Project Management

Oops! Top Doctors Perform Surgery on the Wrong Patient! Outrageous Post Mortem Follows! (Part 1 of 2)

Joe Wynne is a versatile Project Manager experienced in delivering medium-scope projects in large organizations that improve workforce performance and business processes. He has a proven track record of delivering effective, technology-savvy solutions in a variety of industries and a unique combination of strengths in both process management and workforce management.

Imagine you are in the hospital in the middle of a complex surgery. Specialists concentrate on their duties busily. The machine that goes beep is running confidently. Surgeons have put a tube into your leg that extends to your heart.

Then there is a whispered discussion followed by one of the surgeons poking his head over yours to say something to the effect of, "I'm sorry, but it appears that you are the wrong patient for this procedure."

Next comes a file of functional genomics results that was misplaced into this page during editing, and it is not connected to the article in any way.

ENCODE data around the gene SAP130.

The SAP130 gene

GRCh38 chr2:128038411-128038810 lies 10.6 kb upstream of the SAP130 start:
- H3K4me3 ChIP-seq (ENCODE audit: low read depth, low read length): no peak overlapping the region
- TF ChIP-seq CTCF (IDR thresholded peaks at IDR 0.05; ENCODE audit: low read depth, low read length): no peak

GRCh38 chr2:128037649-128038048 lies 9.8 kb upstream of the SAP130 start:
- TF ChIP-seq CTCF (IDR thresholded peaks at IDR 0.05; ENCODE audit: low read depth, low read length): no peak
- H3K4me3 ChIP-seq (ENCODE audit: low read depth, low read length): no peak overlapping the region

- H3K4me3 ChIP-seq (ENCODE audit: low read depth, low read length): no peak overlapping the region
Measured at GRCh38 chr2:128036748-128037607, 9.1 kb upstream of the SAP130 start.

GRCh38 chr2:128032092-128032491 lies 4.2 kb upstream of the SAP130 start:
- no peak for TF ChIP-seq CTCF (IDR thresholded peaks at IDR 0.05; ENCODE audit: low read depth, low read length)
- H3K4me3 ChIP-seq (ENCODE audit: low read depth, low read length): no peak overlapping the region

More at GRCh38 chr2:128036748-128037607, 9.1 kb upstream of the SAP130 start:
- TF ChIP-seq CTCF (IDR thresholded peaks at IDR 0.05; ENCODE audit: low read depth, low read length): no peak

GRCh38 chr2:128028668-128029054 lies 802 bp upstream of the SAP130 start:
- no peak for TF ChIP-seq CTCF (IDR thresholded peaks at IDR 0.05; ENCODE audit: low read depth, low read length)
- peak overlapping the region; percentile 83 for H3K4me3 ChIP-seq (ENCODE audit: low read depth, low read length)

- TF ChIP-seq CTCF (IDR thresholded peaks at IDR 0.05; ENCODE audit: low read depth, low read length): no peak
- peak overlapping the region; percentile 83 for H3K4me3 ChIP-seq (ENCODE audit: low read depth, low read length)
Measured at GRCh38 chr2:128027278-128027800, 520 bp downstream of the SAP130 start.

This really happened. In fact, the more detail you uncover, the more fascinating the situation becomes, and it turns out that this health care case study relates directly to how you manage your projects.

How Could This Happen?
This inauspicious incident was described in a June 2002 issue of Annals of Internal Medicine, which you may have misplaced under that pile of reports on your desk. It included an analysis of what went wrong. The authors identified 17 separate events in the process where the mistake could have been identified and the problem avoided. Seventeen!

Jaw-Dropping: Three Events from the Report

·     The patient was actually supposed to be discharged that day and was just about to leave when nurses talked her into the operation, believing she was just afraid. Nurses did not question orders to take the wrong woman to surgery.

·     The patient's medical file did not contain critical patient history …


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"[Musicians] talk of nothing but money and jobs. Give me businessmen every time. They really are interested in music and art."

- Jean Sibelius, explaining why he rarely invited musicians to his home.